The Grandmaster shows us the life of famous Wing Chun martial artist Ip Man (Tony Leung Chiu-Wai) throughout his life and the different obstacles he had to overcome. How he was chosen as the heir of southern style martial arts opposing against the northern style. The only way for Ip Man to be accepted amongst the other martial artists is to spar and outsmart each master.
The heir of the northern style is inherited by Ma Shan (Zhang Jin), a student of Gong Yutian (Wang Qingxiang) – skipping past his daughter Gong Er (Ziyi Zhang) another talented martial artist. Yutian doesn’t want his daughter to follow in his footsteps – he wants her to forget martial arts and focus on medicine.
The story becomes interesting when Ma Shan brings great dishonour against Gong Yutian – Gong Er plans on correcting that mistake.
I’m so glad I finally got to see Wong Kar-Wai’s Ip Man movie – it’s so bizarre that Tony Leungs portrayal of Ip Man wasn’t interesting as his female co-star! It’s the story of Ziyi Zhangs character Gong Er and her family name that stole my imagination. That final battle at the train station? It was amazing! I forgot about Ip Man!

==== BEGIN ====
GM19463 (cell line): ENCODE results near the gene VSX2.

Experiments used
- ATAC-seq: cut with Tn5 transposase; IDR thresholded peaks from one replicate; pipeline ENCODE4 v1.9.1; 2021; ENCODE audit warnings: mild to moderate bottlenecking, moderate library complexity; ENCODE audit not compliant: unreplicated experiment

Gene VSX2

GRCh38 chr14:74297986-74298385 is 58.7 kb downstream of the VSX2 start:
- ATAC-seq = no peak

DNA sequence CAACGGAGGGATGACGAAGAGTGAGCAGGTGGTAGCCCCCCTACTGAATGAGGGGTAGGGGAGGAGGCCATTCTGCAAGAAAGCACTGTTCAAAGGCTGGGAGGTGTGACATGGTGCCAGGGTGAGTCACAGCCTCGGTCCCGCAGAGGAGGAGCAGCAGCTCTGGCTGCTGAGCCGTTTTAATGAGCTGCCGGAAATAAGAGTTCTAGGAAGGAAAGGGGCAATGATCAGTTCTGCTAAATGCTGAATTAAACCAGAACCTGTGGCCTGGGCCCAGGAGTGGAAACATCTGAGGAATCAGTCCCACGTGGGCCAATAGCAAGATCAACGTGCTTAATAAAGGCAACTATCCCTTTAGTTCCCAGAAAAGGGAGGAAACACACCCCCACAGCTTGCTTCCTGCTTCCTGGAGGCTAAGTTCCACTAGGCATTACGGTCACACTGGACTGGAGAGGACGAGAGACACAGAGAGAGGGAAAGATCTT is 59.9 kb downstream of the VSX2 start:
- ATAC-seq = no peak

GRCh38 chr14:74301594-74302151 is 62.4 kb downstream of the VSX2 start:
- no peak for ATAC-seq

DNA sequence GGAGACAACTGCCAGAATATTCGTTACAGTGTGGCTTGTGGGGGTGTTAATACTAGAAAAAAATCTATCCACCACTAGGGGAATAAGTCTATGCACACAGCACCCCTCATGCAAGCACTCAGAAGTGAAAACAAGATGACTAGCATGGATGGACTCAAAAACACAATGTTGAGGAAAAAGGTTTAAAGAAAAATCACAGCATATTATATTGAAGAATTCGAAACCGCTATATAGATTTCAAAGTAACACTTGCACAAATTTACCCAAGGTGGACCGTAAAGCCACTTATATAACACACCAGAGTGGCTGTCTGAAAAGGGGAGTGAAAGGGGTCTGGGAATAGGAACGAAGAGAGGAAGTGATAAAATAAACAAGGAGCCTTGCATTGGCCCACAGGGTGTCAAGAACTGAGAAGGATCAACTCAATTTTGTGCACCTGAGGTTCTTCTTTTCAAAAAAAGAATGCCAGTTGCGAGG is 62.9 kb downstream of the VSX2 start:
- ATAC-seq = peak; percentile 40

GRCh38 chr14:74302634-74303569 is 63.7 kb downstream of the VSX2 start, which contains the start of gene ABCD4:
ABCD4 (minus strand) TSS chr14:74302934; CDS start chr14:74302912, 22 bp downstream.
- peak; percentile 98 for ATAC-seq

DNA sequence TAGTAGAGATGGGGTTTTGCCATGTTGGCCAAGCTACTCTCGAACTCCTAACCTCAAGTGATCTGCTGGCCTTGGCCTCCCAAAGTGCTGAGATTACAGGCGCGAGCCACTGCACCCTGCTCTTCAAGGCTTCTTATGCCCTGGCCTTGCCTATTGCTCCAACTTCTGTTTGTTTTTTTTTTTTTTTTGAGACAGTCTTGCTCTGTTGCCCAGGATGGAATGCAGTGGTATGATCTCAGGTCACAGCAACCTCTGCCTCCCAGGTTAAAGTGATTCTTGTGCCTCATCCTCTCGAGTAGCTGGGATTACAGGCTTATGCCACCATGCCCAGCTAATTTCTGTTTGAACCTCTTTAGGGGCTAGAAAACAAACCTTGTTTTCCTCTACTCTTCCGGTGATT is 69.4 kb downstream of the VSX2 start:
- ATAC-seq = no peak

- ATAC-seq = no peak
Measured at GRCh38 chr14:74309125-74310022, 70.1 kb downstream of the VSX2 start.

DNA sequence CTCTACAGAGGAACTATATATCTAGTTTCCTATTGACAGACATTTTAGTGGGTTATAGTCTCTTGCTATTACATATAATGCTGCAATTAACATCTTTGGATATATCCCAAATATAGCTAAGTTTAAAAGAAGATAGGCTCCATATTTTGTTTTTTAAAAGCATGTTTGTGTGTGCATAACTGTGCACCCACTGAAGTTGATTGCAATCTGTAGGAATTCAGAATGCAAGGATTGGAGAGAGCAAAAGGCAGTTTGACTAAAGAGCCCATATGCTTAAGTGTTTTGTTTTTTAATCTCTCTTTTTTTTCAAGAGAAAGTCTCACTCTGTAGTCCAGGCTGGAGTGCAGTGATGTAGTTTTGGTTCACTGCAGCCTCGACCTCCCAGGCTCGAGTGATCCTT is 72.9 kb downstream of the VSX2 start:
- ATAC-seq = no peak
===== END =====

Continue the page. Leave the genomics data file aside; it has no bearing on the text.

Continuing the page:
The cinematography is impressive, the lighting, the sets, the music – it’s almost a 100 minute advert for fancy cologne! It’s very warm and rich – it reminded me of In the Mood for Love. Everything seems to be lit with gold, at least in the swanky brothels they are. The rest of the film is washed out with rain water or covered the purest white snow. I expected nothing less from Wong Kar-Wai and surprise cinematographer Philippe Le Sourd.
The UK release of The Grandmaster is revealed to be twenty minutes shorter than the original release. Scenes are briefed with blocks of text explaining the period/situation before we cut to actors.
Sure, we’re missing a subplot or some throw away scenes that we didn’t need – but when it comes to the credits – Tony Leung pops revealing a quick montage of several fight scenes that are quickly cut together and finished with an inspirational quote – I call bullshit, I would have appreciated seeing these extra fight scenes in the film, not tacked on at the end of the credits like it’s a Marvel movie stinger and having Leung pop out these cheesy one liners is just daft, it’s like a shampoo advert level of cringe.
Now I’m also classing this review as just a Movie review, because the DVD includes zero special features which is equally annoying as we are aware that this film is twenty minutes shy of the full Chinese release. Just give us some deleted scenes!
Overall, I’m glad I finally saw it – but I’m a little let down by the version we’ve seen.